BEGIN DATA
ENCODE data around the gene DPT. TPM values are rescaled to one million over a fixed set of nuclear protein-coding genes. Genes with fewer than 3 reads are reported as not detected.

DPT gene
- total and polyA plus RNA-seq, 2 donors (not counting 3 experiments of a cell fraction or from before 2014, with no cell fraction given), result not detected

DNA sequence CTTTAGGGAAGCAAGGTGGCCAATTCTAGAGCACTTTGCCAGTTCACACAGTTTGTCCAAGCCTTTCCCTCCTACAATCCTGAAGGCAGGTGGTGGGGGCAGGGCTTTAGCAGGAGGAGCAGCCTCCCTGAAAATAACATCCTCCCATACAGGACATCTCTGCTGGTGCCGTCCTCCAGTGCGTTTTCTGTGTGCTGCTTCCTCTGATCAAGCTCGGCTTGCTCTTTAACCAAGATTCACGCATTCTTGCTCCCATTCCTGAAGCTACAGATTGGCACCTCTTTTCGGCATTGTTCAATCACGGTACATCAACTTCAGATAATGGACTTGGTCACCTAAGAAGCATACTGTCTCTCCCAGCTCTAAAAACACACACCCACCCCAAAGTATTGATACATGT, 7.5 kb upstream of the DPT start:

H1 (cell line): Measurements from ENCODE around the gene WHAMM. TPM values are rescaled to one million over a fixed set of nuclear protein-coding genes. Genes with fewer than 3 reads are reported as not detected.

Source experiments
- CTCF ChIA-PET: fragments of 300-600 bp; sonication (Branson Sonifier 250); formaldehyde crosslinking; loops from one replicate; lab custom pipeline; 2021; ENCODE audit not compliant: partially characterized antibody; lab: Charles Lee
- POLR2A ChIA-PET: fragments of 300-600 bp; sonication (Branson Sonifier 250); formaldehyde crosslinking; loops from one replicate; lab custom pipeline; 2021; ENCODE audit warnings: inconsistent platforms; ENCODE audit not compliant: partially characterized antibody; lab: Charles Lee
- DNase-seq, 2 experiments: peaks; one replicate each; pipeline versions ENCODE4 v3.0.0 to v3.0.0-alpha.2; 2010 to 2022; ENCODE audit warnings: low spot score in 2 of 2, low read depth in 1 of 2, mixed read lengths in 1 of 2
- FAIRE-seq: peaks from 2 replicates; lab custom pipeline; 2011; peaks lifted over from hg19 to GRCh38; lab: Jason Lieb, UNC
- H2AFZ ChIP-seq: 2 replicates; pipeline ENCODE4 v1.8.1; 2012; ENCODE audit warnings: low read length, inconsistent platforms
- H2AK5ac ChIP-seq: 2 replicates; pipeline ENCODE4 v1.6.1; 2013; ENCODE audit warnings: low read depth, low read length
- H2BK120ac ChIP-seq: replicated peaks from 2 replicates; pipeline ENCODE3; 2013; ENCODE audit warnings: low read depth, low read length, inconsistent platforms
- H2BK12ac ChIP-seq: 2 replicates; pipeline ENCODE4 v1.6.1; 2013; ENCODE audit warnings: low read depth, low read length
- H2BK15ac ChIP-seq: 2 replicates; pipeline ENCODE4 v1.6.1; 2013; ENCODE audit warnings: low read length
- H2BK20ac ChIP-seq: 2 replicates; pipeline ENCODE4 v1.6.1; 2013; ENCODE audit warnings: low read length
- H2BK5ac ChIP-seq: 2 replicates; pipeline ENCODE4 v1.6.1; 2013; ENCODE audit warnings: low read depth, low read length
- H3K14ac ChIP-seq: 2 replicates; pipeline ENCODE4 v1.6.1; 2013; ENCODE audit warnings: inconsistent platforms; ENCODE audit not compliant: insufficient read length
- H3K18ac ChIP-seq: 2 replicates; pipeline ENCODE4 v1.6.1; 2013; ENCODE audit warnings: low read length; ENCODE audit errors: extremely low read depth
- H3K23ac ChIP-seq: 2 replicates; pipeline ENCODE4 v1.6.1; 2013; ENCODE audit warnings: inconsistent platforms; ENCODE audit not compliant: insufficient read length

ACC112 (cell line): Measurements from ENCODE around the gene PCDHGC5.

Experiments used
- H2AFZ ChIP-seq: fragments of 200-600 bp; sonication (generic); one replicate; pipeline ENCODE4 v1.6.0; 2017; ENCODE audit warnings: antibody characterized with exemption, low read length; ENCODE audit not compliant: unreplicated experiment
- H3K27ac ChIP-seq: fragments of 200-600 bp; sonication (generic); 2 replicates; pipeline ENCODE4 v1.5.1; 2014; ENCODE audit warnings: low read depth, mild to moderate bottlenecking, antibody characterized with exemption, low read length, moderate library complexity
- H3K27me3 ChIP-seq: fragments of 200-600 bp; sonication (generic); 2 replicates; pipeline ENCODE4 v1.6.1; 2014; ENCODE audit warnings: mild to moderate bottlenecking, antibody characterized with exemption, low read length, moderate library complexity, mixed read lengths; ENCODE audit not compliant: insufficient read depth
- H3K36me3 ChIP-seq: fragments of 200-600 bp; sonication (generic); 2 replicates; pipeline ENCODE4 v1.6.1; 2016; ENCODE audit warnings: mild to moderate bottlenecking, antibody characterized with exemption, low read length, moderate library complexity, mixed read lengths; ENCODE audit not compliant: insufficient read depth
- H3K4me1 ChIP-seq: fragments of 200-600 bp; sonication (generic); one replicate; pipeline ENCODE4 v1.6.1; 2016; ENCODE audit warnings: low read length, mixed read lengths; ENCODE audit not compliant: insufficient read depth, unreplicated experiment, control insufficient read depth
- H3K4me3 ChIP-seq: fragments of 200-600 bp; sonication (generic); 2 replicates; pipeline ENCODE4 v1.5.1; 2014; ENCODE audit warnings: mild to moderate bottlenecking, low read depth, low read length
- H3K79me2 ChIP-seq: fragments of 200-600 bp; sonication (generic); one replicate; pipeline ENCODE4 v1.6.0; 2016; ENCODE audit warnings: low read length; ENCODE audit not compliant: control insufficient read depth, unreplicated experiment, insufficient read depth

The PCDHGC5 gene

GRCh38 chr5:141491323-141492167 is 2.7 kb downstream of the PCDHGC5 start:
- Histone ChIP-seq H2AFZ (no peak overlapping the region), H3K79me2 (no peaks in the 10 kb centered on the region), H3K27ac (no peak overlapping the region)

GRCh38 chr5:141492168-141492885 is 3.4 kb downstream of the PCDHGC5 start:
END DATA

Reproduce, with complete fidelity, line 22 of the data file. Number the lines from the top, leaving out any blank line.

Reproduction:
Experiments used